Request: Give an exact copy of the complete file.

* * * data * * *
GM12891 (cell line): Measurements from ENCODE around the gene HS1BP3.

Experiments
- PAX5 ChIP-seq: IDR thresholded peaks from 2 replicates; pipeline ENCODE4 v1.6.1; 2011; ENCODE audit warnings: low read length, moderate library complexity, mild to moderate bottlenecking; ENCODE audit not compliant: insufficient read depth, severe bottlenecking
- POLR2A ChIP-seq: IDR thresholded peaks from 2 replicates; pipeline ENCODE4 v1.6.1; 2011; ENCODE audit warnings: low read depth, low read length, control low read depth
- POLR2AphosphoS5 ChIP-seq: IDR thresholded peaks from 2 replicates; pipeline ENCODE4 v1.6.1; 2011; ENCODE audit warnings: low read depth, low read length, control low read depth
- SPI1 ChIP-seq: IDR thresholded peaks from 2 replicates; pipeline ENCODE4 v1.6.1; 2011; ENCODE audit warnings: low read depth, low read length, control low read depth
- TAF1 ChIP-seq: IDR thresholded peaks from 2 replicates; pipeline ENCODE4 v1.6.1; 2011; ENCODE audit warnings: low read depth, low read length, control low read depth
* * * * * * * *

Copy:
GM12891 (cell line): Measurements from ENCODE around the gene HS1BP3.

Experiments
- PAX5 ChIP-seq: IDR thresholded peaks from 2 replicates; pipeline ENCODE4 v1.6.1; 2011; ENCODE audit warnings: low read length, moderate library complexity, mild to moderate bottlenecking; ENCODE audit not compliant: insufficient read depth, severe bottlenecking
- POLR2A ChIP-seq: IDR thresholded peaks from 2 replicates; pipeline ENCODE4 v1.6.1; 2011; ENCODE audit warnings: low read depth, low read length, control low read depth
- POLR2AphosphoS5 ChIP-seq: IDR thresholded peaks from 2 replicates; pipeline ENCODE4 v1.6.1; 2011; ENCODE audit warnings: low read depth, low read length, control low read depth
- SPI1 ChIP-seq: IDR thresholded peaks from 2 replicates; pipeline ENCODE4 v1.6.1; 2011; ENCODE audit warnings: low read depth, low read length, control low read depth
- TAF1 ChIP-seq: IDR thresholded peaks from 2 replicates; pipeline ENCODE4 v1.6.1; 2011; ENCODE audit warnings: low read depth, low read length, control low read depth